Founded by Vanessa Wilmore, Feed the People Dallas is a Black/Latinx, female-led collective that provides mutual-aid to local communities throughout the DFW metroplex. The collective runs a Free Grocery program for those facing food insecurity and a Community Care program for the homeless. It also collaborates with other mutual aid organizations and regularly promotes food justice events on Instagram.
The Dallas Coalition for Hunger Solutions Care brings together a group of organizations and individuals that are working to reduce food insecurity and promote equitable access to healthy food across Dallas. The coalition focuses across five areas — Child Hunger, Faith Community, Public Policy, Senior Hunger, and Urban Agriculture. For those interested in supporting local community gardens, the coalition maintains a Community Garden map for the Dallas area.
The North Texas Food Bank is the largest provider of free food to those facing food insecurity in the Dallas area. In addition to the organization’s mainstay food support programs, it also regularly runs mobile pantries across the Dallas area. For those who want to lend a helping hand, NTFB’s free food programs regularly need volunteers.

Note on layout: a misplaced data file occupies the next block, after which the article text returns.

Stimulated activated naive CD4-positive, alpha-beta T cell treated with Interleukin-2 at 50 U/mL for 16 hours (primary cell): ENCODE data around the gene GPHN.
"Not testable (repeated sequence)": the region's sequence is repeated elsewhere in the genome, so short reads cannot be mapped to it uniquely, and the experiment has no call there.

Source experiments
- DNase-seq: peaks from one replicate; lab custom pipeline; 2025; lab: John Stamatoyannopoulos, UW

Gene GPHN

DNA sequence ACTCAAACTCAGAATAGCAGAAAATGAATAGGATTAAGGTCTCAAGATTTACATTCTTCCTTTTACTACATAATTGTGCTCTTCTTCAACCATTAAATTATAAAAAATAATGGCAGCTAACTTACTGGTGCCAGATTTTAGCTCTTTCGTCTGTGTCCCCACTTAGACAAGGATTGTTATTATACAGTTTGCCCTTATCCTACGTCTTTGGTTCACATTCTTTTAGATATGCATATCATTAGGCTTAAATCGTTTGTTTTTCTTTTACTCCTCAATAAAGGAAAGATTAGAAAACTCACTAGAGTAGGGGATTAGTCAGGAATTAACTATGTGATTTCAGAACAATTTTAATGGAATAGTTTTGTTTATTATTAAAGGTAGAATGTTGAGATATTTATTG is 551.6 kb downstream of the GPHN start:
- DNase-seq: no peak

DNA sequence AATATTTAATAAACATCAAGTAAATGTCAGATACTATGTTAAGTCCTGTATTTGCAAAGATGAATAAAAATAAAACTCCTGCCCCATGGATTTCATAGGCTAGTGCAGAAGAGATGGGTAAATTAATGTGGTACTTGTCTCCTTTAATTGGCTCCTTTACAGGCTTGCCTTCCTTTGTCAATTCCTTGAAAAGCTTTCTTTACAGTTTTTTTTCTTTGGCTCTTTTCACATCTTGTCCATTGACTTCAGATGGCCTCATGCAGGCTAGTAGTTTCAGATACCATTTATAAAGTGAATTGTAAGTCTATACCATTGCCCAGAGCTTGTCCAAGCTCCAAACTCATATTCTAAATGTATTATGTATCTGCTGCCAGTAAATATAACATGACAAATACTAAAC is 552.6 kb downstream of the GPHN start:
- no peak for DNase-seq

The Catholic Charities of Dallas manages many fixed and mobile food pantries for those in need in the Dallas area. In order to receive assistance, individuals must sign up as a client first.
Many churches and other small nonprofits, such as St. Philips, operate their own food pantries across Dallas. Check each pantry’s schedules and eligibility requirements prior to seeking assistance. Those interested in volunteering should contact the organizations that manage the pantries.